After You Have Been Vaccinated
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COVID-19 vaccination will help protect you from getting COVID-19. You may have some side effects, which are normal signs that your body is building protection. These side effects may affect your ability to do daily activities, but they should go away in a few days. Some people have no side effects, and allergic reactions are rare.
Adverse effects that could cause a long-term health problem are extremely unusual following any vaccination, including COVID-19 vaccination. If adverse effects occur, they generally happen within six weeks of receiving a vaccine dose. CDC, FDA, and other federal agencies continue to monitor the safety of COVID-19 vaccines even now that the vaccines are in use.
Common Side Effects
- Muscle pain
Talk to your doctor about taking over-the-counter medicine, such as ibuprofen, acetaminophen, aspirin, or antihistamines, for any pain and discomfort you may experience after getting vaccinated. You can take these medications to relieve post-vaccination side effects if you have no other medical reasons that prevent you from taking these medications normally. For children, ask your child’s healthcare provider for advice on using a non-aspirin pain reliever and other steps you can take at home after your child gets vaccinated. In general, aspirin is not recommended for use in children and adolescents less than 18 years of age.
It is not recommended you take these medicines before vaccination for the purpose of trying to prevent side effects.
- Apply a clean, cool, wet washcloth over the area.
- Use or exercise your arm.
- Drink plenty of fluids.
- Dress lightly.
Sign up for v-safe to tell the CDC about any side effects you experience after your vaccination.
Make sure you register for your 2nd dose of Moderna or Pfizer to get full protection. If you received your vaccination at a Health Department clinic, you should receive an email to register for your 2nd dose. Check your inbox and spam folder. If you don’t see it a week after your 1st dose, call us at 410-876-4848.
After Your Second Shot
Side effects after your second shot may be more intense than the ones you experienced after your first shot. These side effects are normal signs that your body is building protection and should go away within a few days.
When to Call the Doctor
In most cases, discomfort from pain or fever is a normal sign that your body is building protection. Contact your doctor or healthcare provider:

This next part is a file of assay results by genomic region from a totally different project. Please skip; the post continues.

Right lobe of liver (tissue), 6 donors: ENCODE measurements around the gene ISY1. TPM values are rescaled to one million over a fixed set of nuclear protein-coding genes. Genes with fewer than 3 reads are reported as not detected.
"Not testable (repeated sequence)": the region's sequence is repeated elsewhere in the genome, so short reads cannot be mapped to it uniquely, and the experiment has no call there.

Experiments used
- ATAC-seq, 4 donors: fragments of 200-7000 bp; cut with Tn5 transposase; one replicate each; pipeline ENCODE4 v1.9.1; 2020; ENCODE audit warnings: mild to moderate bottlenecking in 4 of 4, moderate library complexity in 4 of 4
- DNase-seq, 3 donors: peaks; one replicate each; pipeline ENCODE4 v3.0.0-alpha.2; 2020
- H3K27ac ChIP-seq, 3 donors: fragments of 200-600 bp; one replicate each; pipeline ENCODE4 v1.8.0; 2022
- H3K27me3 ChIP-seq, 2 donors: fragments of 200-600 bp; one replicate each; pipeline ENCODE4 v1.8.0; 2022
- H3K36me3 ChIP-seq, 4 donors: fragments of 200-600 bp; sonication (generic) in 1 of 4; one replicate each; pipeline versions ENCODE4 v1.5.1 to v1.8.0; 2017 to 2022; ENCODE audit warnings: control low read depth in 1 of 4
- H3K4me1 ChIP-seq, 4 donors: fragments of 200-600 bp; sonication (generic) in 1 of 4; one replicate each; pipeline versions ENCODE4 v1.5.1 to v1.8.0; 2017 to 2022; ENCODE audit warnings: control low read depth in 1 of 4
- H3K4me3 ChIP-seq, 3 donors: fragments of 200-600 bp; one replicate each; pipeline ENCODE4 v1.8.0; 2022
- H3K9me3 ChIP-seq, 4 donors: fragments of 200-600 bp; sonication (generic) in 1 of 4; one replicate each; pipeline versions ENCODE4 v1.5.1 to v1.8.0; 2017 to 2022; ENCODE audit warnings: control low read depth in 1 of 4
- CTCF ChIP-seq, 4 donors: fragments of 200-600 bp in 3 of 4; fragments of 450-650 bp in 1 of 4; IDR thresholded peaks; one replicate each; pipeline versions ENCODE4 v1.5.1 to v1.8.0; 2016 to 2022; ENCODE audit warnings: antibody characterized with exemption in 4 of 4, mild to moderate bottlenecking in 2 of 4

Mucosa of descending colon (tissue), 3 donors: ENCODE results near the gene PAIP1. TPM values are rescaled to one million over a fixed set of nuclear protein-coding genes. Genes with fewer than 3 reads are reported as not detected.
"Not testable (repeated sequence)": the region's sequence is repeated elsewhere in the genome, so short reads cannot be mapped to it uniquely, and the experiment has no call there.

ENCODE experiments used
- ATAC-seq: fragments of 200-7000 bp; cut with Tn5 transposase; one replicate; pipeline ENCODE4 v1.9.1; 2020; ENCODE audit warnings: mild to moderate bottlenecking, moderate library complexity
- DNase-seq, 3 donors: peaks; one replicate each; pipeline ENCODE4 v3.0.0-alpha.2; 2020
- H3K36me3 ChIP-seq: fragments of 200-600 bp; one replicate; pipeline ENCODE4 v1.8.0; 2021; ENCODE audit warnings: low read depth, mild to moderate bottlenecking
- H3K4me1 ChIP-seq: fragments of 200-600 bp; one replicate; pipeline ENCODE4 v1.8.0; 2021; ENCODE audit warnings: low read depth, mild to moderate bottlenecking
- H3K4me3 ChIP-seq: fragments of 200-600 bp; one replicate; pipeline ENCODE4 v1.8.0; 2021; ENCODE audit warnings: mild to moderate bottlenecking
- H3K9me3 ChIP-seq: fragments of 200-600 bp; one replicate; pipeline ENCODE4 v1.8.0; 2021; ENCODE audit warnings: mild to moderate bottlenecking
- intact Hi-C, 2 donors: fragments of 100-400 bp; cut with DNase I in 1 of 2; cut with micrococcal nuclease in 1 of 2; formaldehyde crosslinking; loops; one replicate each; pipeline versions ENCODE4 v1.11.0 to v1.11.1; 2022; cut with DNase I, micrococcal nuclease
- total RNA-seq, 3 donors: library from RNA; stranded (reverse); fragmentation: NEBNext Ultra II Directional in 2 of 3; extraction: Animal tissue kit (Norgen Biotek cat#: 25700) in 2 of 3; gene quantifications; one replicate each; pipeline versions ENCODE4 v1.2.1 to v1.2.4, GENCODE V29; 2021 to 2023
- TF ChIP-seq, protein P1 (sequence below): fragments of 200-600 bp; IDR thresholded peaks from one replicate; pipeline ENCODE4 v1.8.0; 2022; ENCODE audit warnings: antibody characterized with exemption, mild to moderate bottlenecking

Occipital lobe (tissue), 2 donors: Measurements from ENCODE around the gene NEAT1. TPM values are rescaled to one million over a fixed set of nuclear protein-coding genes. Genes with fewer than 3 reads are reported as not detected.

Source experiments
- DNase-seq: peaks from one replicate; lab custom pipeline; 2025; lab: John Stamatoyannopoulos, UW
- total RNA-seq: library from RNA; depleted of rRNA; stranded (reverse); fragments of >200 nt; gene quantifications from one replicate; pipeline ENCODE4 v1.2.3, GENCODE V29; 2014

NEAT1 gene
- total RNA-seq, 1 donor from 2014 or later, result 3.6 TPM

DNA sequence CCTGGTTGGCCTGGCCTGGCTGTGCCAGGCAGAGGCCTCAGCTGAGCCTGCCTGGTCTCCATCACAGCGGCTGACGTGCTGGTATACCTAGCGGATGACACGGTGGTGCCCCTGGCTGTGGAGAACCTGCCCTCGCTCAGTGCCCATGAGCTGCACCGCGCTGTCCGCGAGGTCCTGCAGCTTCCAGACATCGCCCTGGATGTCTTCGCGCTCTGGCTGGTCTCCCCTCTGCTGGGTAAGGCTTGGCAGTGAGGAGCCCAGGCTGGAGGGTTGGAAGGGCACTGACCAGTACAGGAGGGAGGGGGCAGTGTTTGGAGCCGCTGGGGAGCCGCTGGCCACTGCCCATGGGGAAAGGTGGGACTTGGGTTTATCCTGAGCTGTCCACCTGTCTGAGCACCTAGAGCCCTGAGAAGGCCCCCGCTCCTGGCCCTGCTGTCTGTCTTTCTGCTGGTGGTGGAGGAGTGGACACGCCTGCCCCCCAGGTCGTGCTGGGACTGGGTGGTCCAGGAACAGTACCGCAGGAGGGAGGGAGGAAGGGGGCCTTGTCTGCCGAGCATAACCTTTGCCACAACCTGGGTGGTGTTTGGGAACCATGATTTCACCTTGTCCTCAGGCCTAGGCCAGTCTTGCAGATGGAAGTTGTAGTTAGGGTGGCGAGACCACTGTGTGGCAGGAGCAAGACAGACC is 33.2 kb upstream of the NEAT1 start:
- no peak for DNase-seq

- If the redness or tenderness where you got the shot gets worse after 24 hours
- If your side effects are worrying you or do not seem to be going away after a few days
If you get a COVID-19 vaccine and you think you might be having a severe allergic reaction after leaving the vaccination site, seek immediate medical care by calling 911. Learn more about COVID-19 vaccines and rare severe allergic reactions.
- Side effects can affect your ability to do daily activities, but they should go away in a few days.
- The Pfizer-BioNTech COVID-19 Vaccine and Moderna COVID-19 Vaccine both need 2 shots in order to get the most protection. You should get the second shot even if you have side effects after the first shot, unless a vaccination provider or your doctor tells you not to get it.
- It takes time for your body to build protection after any vaccination. People are considered fully vaccinated two weeks after their second shot of the Pfizer-BioNTech or Moderna COVID-19 vaccine, or two weeks after the single-dose J&J/Janssen COVID-19 vaccine. You should keep using all the tools available to protect yourself and others until you are fully vaccinated.
- If you have a condition or are taking medications that weaken your immune system, you may not be fully protected even if you are fully vaccinated and have received an additional dose. You should continue to take all precautions recommended for unvaccinated people until advised otherwise by your healthcare provider.
More information After Vaccination